Who Are We? is a free 6-day cross-platform event, designed to facilitate the co-creation, co-production, and exchange of knowledges among artists, academics, activists, and diverse publics around the multiple crises of identity and belonging in Europe and the UK. The week of activity has been specifically designed for Tate Exchange reflecting on identity, belonging, migration and citizenship through arts and audience participation.

Auden’s homage to Yeats conjures an uncannily resonant image of contemporary Europe, a Europe increasingly divided, fending and fastening its borders against real and imagined ‘others’. Guided by Auden’s quote and inspired by the open dialogue of the Tate Exchange initiative looking at art and its importance to society,  Who Are We?  will explore what it means to be civic, creating a space for encounters between people and communities often kept apart by binaries: artists versus audiences, academics versus artists, migrants versus ‘natives’, and activists versus publics.

Artists and practitioners from England, Scotland, Poland, Finland, Iraq, Italy, Germany, Bosnia, Serbia, Kosovo, Slovenia, Romania, Greece, Spain, Israel, USA and South Africa will contribute to activities, installations and events to which the public are invited to engage and participate.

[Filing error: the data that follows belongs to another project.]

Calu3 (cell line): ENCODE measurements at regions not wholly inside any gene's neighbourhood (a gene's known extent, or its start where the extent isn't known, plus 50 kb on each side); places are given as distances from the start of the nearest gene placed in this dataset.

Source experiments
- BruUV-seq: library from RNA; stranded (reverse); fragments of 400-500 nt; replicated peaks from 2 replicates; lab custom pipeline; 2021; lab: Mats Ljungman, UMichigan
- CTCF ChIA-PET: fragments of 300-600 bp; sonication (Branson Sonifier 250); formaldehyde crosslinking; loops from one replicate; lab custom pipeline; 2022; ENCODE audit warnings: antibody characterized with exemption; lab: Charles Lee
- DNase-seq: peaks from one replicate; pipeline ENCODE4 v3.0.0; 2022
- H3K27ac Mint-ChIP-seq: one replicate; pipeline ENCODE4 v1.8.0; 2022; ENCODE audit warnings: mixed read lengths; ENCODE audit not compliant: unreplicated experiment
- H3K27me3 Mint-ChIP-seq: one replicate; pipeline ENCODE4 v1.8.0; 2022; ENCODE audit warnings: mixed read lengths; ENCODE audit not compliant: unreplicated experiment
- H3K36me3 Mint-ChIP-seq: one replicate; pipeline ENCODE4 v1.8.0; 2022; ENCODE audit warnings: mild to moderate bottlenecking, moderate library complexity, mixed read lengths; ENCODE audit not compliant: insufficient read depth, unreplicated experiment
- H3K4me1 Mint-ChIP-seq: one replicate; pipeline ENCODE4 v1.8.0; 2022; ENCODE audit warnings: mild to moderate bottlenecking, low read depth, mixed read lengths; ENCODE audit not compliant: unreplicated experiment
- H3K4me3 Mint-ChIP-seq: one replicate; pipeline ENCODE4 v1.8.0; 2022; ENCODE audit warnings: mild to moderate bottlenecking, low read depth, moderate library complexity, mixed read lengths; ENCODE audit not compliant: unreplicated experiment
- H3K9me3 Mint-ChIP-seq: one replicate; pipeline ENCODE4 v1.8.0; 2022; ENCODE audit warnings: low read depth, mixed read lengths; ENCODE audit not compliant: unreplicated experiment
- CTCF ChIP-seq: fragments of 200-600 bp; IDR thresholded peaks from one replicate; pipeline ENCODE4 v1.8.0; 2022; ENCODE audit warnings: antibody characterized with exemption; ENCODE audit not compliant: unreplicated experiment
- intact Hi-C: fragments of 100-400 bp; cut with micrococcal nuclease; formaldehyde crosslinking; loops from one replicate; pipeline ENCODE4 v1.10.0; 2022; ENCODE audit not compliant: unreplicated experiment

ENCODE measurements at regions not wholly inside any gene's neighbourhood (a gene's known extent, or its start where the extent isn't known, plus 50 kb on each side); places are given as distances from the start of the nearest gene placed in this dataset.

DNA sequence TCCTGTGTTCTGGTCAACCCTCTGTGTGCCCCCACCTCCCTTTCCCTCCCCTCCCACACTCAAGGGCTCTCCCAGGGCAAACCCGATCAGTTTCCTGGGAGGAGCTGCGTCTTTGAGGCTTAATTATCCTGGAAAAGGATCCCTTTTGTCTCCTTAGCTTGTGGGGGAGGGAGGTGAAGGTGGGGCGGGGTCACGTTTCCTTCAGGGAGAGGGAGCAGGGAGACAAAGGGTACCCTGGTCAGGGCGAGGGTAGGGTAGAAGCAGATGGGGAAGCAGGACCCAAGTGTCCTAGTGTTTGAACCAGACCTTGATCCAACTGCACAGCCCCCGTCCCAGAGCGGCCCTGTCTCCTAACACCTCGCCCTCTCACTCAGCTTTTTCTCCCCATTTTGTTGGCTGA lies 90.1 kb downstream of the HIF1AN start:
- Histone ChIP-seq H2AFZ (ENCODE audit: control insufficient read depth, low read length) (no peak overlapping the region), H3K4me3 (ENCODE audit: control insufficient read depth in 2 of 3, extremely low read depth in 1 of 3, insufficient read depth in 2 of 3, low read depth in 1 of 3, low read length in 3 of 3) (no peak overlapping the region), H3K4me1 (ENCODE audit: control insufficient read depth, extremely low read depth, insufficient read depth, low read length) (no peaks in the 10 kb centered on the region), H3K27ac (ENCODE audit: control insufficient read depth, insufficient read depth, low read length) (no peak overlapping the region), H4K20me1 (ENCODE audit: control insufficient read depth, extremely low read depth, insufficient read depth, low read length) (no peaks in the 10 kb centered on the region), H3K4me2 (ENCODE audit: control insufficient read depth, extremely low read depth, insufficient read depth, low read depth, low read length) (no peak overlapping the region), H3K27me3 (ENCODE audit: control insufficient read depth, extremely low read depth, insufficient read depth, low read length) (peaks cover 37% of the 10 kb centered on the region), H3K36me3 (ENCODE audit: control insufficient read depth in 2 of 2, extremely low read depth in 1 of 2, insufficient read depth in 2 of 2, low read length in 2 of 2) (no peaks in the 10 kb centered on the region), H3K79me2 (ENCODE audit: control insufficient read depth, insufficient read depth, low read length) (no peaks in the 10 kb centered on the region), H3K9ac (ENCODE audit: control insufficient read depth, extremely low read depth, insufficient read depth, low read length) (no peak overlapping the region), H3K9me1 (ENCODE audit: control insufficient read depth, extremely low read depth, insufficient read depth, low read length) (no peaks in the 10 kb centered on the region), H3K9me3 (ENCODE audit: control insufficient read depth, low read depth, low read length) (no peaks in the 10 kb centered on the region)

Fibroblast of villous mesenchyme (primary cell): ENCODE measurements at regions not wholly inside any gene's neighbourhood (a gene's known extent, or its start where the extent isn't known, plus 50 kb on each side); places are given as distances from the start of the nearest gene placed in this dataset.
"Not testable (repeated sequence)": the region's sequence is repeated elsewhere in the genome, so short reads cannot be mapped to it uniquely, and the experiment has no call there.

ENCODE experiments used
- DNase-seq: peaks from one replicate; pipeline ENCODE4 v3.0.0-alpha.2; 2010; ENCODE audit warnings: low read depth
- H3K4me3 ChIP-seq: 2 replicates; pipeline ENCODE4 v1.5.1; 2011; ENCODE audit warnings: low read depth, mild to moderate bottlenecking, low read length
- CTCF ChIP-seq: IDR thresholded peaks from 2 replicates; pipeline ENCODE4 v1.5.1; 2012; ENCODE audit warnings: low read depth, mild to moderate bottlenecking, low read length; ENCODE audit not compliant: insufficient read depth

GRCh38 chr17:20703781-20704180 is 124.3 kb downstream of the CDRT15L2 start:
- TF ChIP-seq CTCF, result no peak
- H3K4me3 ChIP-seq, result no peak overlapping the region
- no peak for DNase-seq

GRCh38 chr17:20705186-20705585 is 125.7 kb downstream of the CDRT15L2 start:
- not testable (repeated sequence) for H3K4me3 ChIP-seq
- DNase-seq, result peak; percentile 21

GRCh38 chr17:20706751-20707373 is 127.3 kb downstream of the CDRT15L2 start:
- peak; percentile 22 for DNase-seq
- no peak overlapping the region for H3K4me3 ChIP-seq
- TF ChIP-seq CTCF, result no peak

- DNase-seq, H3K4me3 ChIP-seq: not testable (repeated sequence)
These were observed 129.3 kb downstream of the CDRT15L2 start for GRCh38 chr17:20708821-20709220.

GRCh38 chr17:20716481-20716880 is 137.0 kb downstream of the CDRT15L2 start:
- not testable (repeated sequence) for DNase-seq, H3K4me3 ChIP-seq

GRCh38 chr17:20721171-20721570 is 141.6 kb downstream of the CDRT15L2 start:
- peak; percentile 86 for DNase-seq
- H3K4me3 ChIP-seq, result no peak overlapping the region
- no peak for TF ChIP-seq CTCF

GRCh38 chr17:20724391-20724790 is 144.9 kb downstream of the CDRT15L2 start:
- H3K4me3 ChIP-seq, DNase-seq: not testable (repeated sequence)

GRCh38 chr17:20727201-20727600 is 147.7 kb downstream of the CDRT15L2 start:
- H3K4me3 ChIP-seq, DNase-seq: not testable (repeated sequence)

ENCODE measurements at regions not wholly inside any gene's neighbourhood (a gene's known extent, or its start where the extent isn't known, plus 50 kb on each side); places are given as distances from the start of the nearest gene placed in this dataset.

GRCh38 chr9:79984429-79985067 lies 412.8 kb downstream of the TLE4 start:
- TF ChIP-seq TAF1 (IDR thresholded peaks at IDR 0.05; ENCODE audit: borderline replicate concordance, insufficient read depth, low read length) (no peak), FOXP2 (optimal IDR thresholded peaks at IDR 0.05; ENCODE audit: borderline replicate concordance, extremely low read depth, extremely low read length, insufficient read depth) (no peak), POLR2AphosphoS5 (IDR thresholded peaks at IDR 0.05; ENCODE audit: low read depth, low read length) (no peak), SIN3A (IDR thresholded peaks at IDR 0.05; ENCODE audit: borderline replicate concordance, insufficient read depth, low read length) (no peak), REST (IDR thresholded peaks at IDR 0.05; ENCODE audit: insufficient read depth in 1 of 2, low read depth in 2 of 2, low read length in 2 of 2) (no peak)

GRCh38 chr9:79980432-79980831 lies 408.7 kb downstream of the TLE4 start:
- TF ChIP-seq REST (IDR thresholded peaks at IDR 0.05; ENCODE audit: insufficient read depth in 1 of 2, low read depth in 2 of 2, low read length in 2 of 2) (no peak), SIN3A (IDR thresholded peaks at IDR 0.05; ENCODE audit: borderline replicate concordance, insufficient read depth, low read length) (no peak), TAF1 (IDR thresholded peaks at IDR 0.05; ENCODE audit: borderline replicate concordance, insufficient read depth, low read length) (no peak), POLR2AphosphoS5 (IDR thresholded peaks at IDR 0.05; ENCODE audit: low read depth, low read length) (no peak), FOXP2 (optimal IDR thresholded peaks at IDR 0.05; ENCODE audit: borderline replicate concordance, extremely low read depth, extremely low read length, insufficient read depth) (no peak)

·       What is becoming of Europe and the UK?

·       What are we forgetting, and with what consequences?

·       How does our colonial past connect to today’s migratory movements?

·       Can the creative uses of media, technologies, logistics, visual art and performance show us a glimpse of another Europe, another ‘We’?

The programming team comprises Counterpoints Arts, Open University, Loughborough University, and Warwick University with contributions from Goldsmiths, the Stuart Hall FoundationUniversal Design Studio, Graphic Thought Facility and with support from the Swedish Embassy London.

Who Are We? Project is running Tuesday 14 – Sunday 19 March, from 12 noon each day, as part of the Tate Exchange on the 5th Floor of Switch House at Tate Modern, London.

More here.